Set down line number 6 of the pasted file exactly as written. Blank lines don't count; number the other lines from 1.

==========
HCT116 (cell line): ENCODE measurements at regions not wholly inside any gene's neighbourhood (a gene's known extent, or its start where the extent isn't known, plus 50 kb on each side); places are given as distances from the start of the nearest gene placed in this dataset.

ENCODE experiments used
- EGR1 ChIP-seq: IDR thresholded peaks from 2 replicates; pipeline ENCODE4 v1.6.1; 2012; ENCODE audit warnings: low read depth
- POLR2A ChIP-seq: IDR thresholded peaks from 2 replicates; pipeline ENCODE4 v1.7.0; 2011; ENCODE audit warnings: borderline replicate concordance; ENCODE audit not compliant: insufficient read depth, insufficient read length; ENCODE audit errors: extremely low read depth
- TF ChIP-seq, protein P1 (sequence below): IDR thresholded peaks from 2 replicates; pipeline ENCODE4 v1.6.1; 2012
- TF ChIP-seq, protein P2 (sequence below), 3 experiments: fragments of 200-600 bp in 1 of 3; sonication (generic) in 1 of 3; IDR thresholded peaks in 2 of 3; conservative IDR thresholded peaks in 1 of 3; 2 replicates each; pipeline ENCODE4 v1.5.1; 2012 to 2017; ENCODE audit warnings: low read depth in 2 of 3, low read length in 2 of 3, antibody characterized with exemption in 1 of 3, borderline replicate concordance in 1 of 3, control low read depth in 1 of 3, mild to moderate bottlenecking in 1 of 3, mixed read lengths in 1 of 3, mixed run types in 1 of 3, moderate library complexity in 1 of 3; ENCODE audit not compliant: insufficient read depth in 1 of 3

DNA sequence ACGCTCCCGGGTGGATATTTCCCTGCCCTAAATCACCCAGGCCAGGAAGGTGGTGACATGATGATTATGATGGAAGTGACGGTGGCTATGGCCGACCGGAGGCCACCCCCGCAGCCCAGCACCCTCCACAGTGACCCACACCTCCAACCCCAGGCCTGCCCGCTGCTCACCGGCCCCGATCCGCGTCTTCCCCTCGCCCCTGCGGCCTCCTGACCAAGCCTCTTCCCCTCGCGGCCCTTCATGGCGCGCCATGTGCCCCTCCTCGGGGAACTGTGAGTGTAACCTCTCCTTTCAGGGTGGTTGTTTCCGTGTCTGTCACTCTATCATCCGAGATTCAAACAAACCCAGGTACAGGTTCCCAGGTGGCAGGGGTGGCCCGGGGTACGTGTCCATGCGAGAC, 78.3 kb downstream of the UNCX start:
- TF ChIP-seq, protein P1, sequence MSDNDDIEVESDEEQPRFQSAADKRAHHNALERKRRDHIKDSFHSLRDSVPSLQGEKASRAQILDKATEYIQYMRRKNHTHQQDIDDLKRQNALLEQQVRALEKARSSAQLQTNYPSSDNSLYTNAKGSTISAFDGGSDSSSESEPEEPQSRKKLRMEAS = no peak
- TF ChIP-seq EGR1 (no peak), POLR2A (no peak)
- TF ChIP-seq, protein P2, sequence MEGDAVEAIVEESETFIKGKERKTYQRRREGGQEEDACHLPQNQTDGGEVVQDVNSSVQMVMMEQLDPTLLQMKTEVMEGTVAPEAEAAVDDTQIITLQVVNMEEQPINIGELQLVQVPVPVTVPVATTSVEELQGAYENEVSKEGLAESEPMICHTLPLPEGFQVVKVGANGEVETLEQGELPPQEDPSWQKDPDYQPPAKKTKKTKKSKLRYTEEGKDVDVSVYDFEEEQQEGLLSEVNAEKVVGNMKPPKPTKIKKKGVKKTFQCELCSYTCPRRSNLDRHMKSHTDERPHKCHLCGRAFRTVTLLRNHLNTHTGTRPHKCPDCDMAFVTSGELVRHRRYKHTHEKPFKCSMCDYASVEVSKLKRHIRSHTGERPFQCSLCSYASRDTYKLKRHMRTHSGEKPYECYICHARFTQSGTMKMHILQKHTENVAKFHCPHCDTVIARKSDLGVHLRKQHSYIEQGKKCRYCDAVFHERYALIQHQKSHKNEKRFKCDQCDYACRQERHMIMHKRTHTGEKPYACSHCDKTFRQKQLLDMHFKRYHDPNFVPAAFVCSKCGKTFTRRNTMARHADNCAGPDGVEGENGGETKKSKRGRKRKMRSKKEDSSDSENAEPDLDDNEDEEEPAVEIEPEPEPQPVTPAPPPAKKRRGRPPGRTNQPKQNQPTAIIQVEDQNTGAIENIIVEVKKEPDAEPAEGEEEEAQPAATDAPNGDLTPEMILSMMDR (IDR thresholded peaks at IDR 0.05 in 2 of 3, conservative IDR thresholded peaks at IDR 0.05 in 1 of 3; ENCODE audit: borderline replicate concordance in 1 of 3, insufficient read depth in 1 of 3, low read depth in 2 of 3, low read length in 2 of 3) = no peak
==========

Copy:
- TF ChIP-seq, protein P2 (sequence below), 3 experiments: fragments of 200-600 bp in 1 of 3; sonication (generic) in 1 of 3; IDR thresholded peaks in 2 of 3; conservative IDR thresholded peaks in 1 of 3; 2 replicates each; pipeline ENCODE4 v1.5.1; 2012 to 2017; ENCODE audit warnings: low read depth in 2 of 3, low read length in 2 of 3, antibody characterized with exemption in 1 of 3, borderline replicate concordance in 1 of 3, control low read depth in 1 of 3, mild to moderate bottlenecking in 1 of 3, mixed read lengths in 1 of 3, mixed run types in 1 of 3, moderate library complexity in 1 of 3; ENCODE audit not compliant: insufficient read depth in 1 of 3